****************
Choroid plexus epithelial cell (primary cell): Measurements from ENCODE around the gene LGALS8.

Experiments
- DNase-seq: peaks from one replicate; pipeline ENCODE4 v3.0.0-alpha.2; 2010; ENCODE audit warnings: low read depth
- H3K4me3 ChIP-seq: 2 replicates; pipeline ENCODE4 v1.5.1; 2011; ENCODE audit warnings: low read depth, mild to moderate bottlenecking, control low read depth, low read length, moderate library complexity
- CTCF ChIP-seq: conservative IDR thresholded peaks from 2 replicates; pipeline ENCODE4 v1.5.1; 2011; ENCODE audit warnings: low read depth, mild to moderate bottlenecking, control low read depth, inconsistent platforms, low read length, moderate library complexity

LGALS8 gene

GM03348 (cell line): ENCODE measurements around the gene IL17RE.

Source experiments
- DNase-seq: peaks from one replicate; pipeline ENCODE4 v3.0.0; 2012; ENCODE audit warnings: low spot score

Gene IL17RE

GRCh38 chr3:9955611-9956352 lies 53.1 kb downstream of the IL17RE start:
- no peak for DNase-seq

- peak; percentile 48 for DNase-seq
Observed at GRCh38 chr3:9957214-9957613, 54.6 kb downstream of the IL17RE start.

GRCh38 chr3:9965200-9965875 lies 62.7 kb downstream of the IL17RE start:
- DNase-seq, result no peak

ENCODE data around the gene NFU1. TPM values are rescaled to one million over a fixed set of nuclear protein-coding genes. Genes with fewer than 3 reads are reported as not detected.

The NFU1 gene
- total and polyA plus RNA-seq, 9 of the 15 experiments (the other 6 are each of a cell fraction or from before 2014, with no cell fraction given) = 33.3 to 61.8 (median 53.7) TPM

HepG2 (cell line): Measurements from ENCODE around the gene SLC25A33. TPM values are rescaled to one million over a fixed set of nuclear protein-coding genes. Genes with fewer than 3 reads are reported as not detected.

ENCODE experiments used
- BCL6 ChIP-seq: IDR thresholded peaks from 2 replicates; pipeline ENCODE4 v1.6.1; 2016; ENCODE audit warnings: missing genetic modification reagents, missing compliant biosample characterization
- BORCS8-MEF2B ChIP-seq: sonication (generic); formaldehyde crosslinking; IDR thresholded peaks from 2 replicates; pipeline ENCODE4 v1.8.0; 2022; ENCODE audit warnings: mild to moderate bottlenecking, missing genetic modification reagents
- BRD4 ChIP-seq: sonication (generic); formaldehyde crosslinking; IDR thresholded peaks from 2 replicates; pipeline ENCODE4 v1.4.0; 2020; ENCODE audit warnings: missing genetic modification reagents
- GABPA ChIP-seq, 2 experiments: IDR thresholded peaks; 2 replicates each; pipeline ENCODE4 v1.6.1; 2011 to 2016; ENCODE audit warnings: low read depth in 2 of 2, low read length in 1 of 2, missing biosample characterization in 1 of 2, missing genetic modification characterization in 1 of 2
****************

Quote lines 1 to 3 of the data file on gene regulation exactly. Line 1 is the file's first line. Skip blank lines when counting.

Choroid plexus epithelial cell (primary cell): Measurements from ENCODE around the gene LGALS8.

Experiments
- DNase-seq: peaks from one replicate; pipeline ENCODE4 v3.0.0-alpha.2; 2010; ENCODE audit warnings: low read depth